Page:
Hype or Ready for Prime Time?: Speech Recognition on Mobile Handheld Devices (MASR)

Hype or Ready for Prime Time?: Speech Recognition on Mobile Handheld Devices (MASR)

Dongsong Zhang (Department of Information Systems, University of Maryland, Baltimore County, Baltimore, MD, USA), Hsien-Ming Chou (Department of Information Systems, University of Maryland, Baltimore County, Baltimore, MD, USA) and Lina Zhou (Department of Information Systems, University of Maryland, Baltimore County, Baltimore, MD, USA)
Copyright: © 2012 |Pages: 16
DOI: 10.4018/jhcr.2012100103


The pervasiveness of mobile handheld devices and advancement in real-time continuous speech recognition technology has opened up a wide range of research opportunities in human-computer interaction for those devices. On the one hand, there has been an increasing amount of research on developing user-friendly speech recognition solutions and applications for mobile handheld devices. On the other hand, there are many distinct challenges in mobile speech recognition. Aiming to gain a good understanding of this emerging yet challenging area and provide a research map, this paper presents a state-of-the-art overview of this field. We will discuss three main architectures of mobile speech recognition systems, analyze their strengths and weaknesses, introduce some major research issues in the field, and highlight a number of major applications of speech recognition on handheld devices. The authors will also shed some light into important future research issues as a road map for researchers and practitioners.
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The proliferation of mobile handheld devices (e.g., cell phones and PDAs) and significant advancement of wireless technologies and infrastructures have become a strong driving force of many mobile applications, such as ubiquitous information access and mobile healthcare services. According to Morgan Stanley Research, the growth of Web access through mobile handheld devices has outpaced the growth of desktop Internet access. Today, mobile handheld devices are no longer just tools for communication and personal information management, but also for social activities, entertainment, health monitoring (Martí & Delgado, 2004), location-based services, etc. They have been permeating into daily routines of many people.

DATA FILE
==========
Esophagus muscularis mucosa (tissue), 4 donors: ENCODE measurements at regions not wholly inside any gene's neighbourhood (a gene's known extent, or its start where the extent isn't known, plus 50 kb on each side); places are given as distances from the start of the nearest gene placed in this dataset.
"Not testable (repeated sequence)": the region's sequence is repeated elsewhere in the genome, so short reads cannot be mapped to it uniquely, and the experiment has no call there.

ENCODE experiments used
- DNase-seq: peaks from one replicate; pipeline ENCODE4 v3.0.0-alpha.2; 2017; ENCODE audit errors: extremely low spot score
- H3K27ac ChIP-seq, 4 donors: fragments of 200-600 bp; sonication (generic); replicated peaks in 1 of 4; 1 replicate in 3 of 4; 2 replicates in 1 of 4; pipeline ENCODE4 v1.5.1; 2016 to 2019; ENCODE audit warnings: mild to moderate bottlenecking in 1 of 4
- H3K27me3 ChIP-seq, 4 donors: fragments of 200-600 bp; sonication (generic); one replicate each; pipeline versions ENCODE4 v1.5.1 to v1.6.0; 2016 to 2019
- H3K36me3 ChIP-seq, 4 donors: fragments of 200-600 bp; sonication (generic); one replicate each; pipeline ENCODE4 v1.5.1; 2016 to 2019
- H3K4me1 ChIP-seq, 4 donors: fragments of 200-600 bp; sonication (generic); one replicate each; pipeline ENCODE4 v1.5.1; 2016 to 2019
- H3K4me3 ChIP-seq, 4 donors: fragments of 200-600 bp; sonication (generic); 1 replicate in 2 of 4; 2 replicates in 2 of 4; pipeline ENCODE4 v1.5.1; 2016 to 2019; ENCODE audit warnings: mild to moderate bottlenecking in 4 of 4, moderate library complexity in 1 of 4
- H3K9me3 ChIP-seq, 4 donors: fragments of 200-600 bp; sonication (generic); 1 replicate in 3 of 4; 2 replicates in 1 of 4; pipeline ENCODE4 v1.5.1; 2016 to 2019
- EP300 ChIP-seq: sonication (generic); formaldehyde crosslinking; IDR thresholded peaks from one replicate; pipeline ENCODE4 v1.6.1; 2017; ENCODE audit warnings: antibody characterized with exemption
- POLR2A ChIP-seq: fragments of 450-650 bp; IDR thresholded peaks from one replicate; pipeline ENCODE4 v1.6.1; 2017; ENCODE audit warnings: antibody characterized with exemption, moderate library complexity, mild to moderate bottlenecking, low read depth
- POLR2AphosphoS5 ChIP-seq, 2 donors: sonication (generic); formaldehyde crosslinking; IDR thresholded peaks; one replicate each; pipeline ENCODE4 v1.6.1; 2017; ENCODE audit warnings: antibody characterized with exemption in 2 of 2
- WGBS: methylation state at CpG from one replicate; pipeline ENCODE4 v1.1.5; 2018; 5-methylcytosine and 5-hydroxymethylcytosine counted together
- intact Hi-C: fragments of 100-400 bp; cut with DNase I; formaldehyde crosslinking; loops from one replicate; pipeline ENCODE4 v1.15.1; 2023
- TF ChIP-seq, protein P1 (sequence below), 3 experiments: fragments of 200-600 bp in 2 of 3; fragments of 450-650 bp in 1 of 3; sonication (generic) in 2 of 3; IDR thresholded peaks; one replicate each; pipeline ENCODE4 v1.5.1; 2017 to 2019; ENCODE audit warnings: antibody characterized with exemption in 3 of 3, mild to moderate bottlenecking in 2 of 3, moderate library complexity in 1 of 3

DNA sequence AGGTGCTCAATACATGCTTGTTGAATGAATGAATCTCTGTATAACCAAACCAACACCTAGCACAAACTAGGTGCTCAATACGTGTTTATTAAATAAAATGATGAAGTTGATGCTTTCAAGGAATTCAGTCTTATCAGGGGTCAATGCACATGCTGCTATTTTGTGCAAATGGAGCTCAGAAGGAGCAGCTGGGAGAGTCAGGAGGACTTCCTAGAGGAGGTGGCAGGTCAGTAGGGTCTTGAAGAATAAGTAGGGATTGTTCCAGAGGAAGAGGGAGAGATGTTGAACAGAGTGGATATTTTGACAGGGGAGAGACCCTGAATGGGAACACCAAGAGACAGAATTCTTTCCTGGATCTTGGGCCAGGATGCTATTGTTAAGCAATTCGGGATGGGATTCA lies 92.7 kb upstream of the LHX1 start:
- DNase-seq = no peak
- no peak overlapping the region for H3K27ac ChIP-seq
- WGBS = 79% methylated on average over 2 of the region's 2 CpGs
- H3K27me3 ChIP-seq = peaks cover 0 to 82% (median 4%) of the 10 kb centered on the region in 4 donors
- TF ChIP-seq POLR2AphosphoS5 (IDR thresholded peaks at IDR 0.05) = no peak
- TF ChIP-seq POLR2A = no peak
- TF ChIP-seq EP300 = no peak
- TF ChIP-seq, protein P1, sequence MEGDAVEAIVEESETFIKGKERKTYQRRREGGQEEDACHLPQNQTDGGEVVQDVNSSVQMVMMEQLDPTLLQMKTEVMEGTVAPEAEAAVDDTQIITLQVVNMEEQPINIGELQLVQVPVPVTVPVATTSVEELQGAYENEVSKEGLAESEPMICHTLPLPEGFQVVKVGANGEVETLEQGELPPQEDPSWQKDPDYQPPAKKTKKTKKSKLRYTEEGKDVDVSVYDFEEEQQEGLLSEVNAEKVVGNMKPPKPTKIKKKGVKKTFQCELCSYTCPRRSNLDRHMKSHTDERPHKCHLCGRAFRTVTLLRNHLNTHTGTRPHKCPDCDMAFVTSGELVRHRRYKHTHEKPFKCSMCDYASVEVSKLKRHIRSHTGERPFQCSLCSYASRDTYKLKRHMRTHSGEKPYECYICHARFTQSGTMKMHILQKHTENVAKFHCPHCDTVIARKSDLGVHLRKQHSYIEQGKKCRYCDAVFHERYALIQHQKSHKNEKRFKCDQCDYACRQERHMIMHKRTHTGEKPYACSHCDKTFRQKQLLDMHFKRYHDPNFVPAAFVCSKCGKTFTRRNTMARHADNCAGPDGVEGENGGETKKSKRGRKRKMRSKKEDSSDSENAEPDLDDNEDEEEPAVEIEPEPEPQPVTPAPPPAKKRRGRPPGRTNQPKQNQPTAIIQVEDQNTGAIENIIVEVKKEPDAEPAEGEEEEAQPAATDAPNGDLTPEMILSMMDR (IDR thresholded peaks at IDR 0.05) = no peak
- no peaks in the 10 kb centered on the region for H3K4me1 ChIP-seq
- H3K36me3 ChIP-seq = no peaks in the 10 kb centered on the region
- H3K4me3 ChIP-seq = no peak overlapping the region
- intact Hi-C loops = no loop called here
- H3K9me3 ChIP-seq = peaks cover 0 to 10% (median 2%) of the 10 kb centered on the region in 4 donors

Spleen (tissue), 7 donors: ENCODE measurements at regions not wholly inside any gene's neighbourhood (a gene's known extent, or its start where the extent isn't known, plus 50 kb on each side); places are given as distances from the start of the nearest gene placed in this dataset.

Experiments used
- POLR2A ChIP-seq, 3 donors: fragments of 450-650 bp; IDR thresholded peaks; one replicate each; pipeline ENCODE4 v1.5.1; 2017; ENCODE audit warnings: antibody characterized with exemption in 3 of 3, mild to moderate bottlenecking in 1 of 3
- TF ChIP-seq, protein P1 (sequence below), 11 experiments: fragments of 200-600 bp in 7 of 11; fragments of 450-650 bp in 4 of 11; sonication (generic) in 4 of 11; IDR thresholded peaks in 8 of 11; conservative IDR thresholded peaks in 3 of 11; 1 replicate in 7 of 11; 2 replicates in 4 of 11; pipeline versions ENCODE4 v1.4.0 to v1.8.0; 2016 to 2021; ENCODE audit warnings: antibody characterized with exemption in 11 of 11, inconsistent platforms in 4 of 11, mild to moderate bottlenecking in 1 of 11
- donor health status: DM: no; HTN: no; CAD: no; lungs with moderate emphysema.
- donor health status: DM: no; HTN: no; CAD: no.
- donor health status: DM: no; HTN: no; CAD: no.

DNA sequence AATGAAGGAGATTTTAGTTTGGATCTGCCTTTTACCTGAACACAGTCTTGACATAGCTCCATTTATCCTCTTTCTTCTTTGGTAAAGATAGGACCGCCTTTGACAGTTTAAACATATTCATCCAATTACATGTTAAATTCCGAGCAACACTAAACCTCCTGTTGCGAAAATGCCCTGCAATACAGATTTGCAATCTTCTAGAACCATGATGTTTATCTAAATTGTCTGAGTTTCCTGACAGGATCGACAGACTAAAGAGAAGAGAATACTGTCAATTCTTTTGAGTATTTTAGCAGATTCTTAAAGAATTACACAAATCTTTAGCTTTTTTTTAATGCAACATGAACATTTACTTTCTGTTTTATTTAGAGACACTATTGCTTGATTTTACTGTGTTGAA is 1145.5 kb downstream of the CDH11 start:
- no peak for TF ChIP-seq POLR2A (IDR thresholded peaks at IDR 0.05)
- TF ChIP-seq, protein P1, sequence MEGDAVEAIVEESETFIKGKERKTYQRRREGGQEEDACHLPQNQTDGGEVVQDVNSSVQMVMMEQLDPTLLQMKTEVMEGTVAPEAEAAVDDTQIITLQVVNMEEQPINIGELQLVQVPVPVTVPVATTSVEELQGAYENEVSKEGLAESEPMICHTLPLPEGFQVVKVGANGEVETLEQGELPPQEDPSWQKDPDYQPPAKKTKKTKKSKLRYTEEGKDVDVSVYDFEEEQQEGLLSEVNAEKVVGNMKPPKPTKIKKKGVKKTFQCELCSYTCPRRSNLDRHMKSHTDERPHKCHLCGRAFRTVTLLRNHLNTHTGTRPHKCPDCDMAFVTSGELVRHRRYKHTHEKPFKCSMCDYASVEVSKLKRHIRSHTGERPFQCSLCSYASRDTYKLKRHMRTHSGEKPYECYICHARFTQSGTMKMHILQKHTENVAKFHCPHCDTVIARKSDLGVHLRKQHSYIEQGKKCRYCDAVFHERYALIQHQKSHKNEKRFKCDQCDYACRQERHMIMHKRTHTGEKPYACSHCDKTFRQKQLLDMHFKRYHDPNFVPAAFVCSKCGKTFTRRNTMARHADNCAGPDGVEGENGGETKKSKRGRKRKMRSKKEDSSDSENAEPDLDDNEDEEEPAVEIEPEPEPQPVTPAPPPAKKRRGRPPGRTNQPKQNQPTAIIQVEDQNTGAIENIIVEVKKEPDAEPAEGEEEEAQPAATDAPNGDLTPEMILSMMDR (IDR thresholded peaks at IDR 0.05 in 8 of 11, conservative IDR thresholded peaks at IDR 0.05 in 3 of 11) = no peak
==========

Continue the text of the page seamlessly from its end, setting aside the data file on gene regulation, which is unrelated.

Despite the tremendous affordability, flexibility, accessibility, and portability of mobile handheld devices, interacting with them has not always been effective and pleasant, which often suffers from a variety of significant usability problems attributable to their inherent physical constraints, such as small screen size, restricted interaction mechanisms, and low memory space. In particular, the physical or soft keypads of those devices are considerably small, clumsy to interact with, and error prone. Even with the latest touch-sensitive screens of cell phones such as Apple’s iPhones and HTC’s Android phones, the interaction through a soft keyboard remains a challenge. Users have to frequently zoom in or out in order to resize the content and to switch from one application to another, which increases users’ cognitive load, especially when users are on the move. In addition, users’ ability to interact with devices by hand could be severely hampered in situations when users have one or both hands occupied by something else, or are physically impaired with hand or vision problems. As a result, developing alternative user-friendly interaction mechanisms for handheld devices is essential.

One natural way to solve or alleviate the problem of interaction with a handheld device is to enable speech input. Empowered by automatic speech recognition (ASR) technology, speech input can be much faster and easier than manual input/interaction through buttons, stylus, and keyboards. Speech is a natural skill of human beings. Speech input does not require much attention or direct observation to use a device; it can reduce or even completely eliminate the need for hand use during interaction, making mobile devices much more accessible. In particular, speech recognition technology for mobile handheld devices (MASR) could fundamentally help users who are physically challenged or visually impaired interact with those devices.

In the past decade, there has been an increasing amount of research efforts toward developing MASR solutions (e.g., PocketSphinx) and applications. Some latest cell phones such as iPhone 4, Nexus One Smartphone, and Samsung Galaxy S III smartphone are equipped with speech recognition technology. In the meantime, this research field is still in its infancy. The growth of research interest is also accompanied by the increasing awareness of the actual intricacies of MASR, which often involves large vocabularies and complex processing. MASR not only inherits the challenges in recognizing natural speech from ASR systems on desktop computers, such as co-occurring ambient noise, continuous utterance, diversity in individual speakers' pronunciation, and out-of-vocabulary words (Zhou et al., 2006), but also faces significant resource barriers caused by the unique constraints of handheld devices and wireless networks. In addition, the often noisy environment could also pose challenges to the performance of speech recognition. This raises a key question about whether or not the ultimate goals of achieving full-fledged automatic speech recognition on mobile handheld devices can be truly achieved.

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